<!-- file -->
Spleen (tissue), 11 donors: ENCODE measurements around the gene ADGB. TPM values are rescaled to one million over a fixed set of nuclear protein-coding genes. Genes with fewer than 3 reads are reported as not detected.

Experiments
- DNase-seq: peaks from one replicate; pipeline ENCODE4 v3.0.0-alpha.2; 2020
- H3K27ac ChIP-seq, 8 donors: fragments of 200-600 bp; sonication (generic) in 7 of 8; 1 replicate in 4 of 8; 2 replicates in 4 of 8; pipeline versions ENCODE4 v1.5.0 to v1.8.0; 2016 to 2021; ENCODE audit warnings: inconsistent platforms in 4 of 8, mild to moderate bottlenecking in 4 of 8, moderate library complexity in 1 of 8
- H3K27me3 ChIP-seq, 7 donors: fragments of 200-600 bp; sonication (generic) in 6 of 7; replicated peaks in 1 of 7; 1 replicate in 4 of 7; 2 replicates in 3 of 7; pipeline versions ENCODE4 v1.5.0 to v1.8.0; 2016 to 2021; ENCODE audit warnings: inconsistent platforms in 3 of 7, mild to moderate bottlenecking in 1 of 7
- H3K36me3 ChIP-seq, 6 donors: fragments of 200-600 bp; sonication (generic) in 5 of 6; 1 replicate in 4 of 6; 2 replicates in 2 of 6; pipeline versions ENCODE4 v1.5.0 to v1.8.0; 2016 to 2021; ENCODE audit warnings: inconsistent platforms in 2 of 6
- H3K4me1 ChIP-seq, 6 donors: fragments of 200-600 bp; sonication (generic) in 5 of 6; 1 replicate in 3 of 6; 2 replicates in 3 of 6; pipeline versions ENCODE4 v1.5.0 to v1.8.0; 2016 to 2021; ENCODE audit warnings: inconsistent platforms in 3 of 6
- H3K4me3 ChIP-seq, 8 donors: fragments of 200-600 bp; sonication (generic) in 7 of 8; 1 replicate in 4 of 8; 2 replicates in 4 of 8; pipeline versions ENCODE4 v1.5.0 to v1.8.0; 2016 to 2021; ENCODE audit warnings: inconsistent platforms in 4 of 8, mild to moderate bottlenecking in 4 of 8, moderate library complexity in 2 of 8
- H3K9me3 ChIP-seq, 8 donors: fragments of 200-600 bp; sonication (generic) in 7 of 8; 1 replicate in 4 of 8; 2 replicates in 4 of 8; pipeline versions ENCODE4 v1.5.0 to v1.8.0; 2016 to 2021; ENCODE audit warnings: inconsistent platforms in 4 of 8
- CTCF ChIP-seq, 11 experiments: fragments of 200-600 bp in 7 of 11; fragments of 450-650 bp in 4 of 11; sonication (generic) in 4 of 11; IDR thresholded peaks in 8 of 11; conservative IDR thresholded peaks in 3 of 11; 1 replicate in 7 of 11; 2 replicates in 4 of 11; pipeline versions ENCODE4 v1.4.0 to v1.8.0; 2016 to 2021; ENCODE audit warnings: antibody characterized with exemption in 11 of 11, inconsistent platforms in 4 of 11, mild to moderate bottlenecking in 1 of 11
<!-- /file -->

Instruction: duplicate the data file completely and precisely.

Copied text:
Spleen (tissue), 11 donors: ENCODE measurements around the gene ADGB. TPM values are rescaled to one million over a fixed set of nuclear protein-coding genes. Genes with fewer than 3 reads are reported as not detected.

Experiments
- DNase-seq: peaks from one replicate; pipeline ENCODE4 v3.0.0-alpha.2; 2020
- H3K27ac ChIP-seq, 8 donors: fragments of 200-600 bp; sonication (generic) in 7 of 8; 1 replicate in 4 of 8; 2 replicates in 4 of 8; pipeline versions ENCODE4 v1.5.0 to v1.8.0; 2016 to 2021; ENCODE audit warnings: inconsistent platforms in 4 of 8, mild to moderate bottlenecking in 4 of 8, moderate library complexity in 1 of 8
- H3K27me3 ChIP-seq, 7 donors: fragments of 200-600 bp; sonication (generic) in 6 of 7; replicated peaks in 1 of 7; 1 replicate in 4 of 7; 2 replicates in 3 of 7; pipeline versions ENCODE4 v1.5.0 to v1.8.0; 2016 to 2021; ENCODE audit warnings: inconsistent platforms in 3 of 7, mild to moderate bottlenecking in 1 of 7
- H3K36me3 ChIP-seq, 6 donors: fragments of 200-600 bp; sonication (generic) in 5 of 6; 1 replicate in 4 of 6; 2 replicates in 2 of 6; pipeline versions ENCODE4 v1.5.0 to v1.8.0; 2016 to 2021; ENCODE audit warnings: inconsistent platforms in 2 of 6
- H3K4me1 ChIP-seq, 6 donors: fragments of 200-600 bp; sonication (generic) in 5 of 6; 1 replicate in 3 of 6; 2 replicates in 3 of 6; pipeline versions ENCODE4 v1.5.0 to v1.8.0; 2016 to 2021; ENCODE audit warnings: inconsistent platforms in 3 of 6
- H3K4me3 ChIP-seq, 8 donors: fragments of 200-600 bp; sonication (generic) in 7 of 8; 1 replicate in 4 of 8; 2 replicates in 4 of 8; pipeline versions ENCODE4 v1.5.0 to v1.8.0; 2016 to 2021; ENCODE audit warnings: inconsistent platforms in 4 of 8, mild to moderate bottlenecking in 4 of 8, moderate library complexity in 2 of 8
- H3K9me3 ChIP-seq, 8 donors: fragments of 200-600 bp; sonication (generic) in 7 of 8; 1 replicate in 4 of 8; 2 replicates in 4 of 8; pipeline versions ENCODE4 v1.5.0 to v1.8.0; 2016 to 2021; ENCODE audit warnings: inconsistent platforms in 4 of 8
- CTCF ChIP-seq, 11 experiments: fragments of 200-600 bp in 7 of 11; fragments of 450-650 bp in 4 of 11; sonication (generic) in 4 of 11; IDR thresholded peaks in 8 of 11; conservative IDR thresholded peaks in 3 of 11; 1 replicate in 7 of 11; 2 replicates in 4 of 11; pipeline versions ENCODE4 v1.4.0 to v1.8.0; 2016 to 2021; ENCODE audit warnings: antibody characterized with exemption in 11 of 11, inconsistent platforms in 4 of 11, mild to moderate bottlenecking in 1 of 11